Aug. 07 (THEWILL) — The pride felt nationwide as Oluwatobiloba Ayomide Amusan broke a world record in the women’s 100m relay semifinals at the recently concluded 18th World Championships in Athletics in Oregon, USA States, was in stark contrast to the pain, agony and suffering that has been the lot of the average Nigerian in recent times.
The waning value of the naira, the plummeting economy and rising inflation had contributed so much to the suffering of the average Nigerian that Amusan’s record win ushered in a moment of soothing relief and a sense of pride. The country’s name was in the media in a positive light, a rarity these days. It was an occasion to savor and an accomplishment to bask in. Far from the embarrassing negative baggage associated with Nigeria’s green-white-green identity, the national anthem played as Amusan stood proudly on the podium with his gold medal around his neck. and tears of pride streamed down her cheeks.
It was from this height of pride that Team Nigeria entered the competition for Commonwealth Games honors in the English Midlands city of Birmingham. The athletes were full of enthusiasm, riding a wave of positive zeal as they were joined by Amusan, fresh off of her world record feats and Ese Brume, who took silver in the long jump female with a jump of 7.02 meters. , an improvement from his bronze medal at previous championships.
The positive energy and good humor were once again canceled out by an administrative disappointment. In a very clear sign that the country’s sports administrators have learned nothing from the kitting fiasco that turned into a national embarrassment for Nigeria at the Olympics in Tokyo, Japan and the misspelling of the name of the country in the sportswear worn by the country’s athletes at the World Championships. in Oregon, there was a last-minute scramble to find kits for the country’s contingent in Birmingham on the eve of the opening ceremony.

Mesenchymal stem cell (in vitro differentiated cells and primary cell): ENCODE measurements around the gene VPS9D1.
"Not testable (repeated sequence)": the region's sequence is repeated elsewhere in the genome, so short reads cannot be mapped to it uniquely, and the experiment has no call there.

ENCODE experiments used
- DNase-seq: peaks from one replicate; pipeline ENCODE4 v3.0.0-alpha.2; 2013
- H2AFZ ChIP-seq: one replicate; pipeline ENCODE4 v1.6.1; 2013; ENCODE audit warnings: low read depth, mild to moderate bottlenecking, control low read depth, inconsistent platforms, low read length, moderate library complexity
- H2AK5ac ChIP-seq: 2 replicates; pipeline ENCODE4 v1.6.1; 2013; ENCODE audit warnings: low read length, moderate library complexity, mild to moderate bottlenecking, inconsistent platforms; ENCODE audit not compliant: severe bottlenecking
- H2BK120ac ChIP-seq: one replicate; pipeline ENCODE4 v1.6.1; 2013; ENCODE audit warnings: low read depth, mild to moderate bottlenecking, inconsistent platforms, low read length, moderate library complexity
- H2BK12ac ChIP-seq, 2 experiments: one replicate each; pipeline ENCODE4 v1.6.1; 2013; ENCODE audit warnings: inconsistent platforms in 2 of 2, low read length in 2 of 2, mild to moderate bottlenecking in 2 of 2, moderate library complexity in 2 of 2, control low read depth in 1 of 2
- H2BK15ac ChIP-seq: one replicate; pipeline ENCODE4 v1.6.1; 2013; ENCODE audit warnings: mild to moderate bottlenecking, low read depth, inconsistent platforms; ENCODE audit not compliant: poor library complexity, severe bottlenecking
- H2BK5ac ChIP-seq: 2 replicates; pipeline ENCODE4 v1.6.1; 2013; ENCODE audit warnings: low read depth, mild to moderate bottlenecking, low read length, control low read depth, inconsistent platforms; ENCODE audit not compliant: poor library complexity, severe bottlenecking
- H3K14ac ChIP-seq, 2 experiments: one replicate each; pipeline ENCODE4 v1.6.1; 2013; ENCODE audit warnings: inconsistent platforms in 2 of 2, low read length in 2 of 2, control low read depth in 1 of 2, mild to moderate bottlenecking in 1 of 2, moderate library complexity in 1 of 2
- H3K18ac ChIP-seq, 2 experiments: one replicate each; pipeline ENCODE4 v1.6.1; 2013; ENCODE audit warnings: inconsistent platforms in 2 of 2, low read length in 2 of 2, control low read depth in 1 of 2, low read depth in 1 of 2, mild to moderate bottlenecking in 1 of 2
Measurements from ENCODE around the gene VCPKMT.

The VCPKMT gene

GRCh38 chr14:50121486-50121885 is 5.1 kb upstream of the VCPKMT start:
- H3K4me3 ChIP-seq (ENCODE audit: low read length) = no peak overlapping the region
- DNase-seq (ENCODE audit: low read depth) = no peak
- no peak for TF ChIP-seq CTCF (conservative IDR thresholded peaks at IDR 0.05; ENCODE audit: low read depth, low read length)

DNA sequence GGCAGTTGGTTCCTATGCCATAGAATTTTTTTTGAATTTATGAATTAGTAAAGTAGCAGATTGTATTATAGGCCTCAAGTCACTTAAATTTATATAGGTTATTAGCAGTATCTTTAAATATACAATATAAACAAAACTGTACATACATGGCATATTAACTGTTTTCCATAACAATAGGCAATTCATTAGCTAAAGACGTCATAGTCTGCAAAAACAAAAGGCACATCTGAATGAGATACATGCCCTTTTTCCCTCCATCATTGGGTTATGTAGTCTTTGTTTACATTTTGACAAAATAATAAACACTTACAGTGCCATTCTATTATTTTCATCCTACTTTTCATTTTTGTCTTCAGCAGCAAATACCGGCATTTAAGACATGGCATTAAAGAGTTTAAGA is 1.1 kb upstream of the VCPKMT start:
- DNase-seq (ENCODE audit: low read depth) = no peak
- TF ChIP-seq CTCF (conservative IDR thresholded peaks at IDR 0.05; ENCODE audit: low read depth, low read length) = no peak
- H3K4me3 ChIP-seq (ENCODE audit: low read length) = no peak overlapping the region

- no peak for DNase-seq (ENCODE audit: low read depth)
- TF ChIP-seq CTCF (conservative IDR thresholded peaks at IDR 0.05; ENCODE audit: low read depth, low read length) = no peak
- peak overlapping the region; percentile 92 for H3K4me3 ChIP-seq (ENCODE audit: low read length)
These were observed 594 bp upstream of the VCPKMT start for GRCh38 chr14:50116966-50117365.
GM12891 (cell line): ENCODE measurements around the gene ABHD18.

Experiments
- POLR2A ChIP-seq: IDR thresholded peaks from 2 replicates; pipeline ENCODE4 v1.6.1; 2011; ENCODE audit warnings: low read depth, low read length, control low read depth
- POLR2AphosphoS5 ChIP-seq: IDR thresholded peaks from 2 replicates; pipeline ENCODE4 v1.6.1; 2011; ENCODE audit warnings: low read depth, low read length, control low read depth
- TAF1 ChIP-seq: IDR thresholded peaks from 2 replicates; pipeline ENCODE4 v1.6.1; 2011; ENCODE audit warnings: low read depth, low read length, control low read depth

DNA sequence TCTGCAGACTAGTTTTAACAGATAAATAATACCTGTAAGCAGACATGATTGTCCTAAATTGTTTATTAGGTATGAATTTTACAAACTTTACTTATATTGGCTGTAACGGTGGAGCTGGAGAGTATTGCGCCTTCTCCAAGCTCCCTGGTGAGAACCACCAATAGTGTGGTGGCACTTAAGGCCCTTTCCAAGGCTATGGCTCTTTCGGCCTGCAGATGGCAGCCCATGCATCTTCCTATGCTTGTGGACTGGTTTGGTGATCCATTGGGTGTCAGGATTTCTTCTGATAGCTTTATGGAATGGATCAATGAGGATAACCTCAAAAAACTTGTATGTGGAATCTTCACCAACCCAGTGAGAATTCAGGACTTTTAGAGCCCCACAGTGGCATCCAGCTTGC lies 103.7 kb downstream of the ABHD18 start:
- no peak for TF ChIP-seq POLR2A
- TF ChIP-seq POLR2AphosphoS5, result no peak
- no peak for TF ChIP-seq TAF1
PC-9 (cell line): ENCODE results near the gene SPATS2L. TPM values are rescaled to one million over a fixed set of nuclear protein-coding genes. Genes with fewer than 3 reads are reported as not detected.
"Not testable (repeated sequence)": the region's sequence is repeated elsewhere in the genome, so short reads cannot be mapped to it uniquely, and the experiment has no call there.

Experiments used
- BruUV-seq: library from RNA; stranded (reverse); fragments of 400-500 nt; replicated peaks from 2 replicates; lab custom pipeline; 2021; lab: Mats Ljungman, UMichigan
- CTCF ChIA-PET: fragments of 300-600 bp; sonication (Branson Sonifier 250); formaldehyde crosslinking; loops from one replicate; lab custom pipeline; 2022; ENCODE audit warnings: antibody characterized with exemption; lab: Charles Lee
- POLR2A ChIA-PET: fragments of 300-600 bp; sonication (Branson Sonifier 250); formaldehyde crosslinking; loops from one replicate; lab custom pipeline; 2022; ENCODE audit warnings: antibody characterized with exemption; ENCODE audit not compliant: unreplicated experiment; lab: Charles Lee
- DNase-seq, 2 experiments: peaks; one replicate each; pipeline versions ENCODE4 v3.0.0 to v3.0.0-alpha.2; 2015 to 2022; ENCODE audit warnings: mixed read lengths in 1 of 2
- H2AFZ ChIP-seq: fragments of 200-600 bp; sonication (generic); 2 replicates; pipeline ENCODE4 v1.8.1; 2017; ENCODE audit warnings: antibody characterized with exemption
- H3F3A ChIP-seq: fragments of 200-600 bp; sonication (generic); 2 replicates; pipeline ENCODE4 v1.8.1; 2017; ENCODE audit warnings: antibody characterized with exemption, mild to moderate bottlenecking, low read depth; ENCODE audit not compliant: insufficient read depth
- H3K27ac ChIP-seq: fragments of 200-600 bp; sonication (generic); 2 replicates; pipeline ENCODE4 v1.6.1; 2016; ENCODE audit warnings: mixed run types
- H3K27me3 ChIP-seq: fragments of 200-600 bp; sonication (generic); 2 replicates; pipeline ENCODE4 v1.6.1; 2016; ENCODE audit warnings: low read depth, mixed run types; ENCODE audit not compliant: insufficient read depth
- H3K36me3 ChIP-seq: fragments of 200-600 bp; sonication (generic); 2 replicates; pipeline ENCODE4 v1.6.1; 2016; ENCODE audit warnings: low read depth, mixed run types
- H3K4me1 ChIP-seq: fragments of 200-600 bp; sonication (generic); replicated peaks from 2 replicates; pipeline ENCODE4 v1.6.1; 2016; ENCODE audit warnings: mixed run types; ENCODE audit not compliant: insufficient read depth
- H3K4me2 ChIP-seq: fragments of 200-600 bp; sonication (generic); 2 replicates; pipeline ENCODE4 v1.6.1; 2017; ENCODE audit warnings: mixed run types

The international disgrace that could have ensued was averted by a UK-based sportswear company, whose manager initially thought requests sent to his company to make kits for use at the Commonwealth Games were a joke. It was how incredulous he was and it gave some idea of the chaotic preparation that those responsible for making these kits available to our hard working athletes were involved in. Those kits which the athletes were supposed to wear on Friday did not arrive and on Tuesday the Nigerian Athletics Federation went into panic mode and started scrambling to find a solution. As a result, a normal working day for Kidderminster-based MG Sportswear and its 14 employees turned into a frantic race to produce enough kits to suit the athletes. Director Gino Ruffinato admitted that as soon as they were convinced it was a real emergency, they got the fabric, print and designs to work with and it was immediately “work stations.” panic “. They had to spend long hours to fulfill the order for 200 pieces of equipment with 400 Nigerian badges on them, including running vests and shorts and staff tracksuits.
Given the short notice, it took everything they had to complete the order and deliver just in time for the strong contingent of 93 men to carry and represent Nigeria at the various events they had worked so hard to compete for. . everything could have been if something had gone wrong along the line. The very strict rules on identification and cohesion kits that the organizers of the Games respect are non-negotiable. Unfortunately, Nigeria has a long history of not doing things right. As early as 2014, at the Commonwealth Games in Glasgow, Scotland, Nigerian athletes used tape to cover the sponsor’s name on the various kits they wore for their events, as it differed from the official Nigeria team sponsors. . When these masking tapes fell off during competitions, it became embarrassing that the Commonwealth Games Federation, CGF, had to formally question the Nigerian Olympic Committee, NOC, about the inconsistency of Nigerian athletes’ kits at the Games. It is incredibly upsetting and disheartening that eight years later sports administrators are failing to organize the kit properly.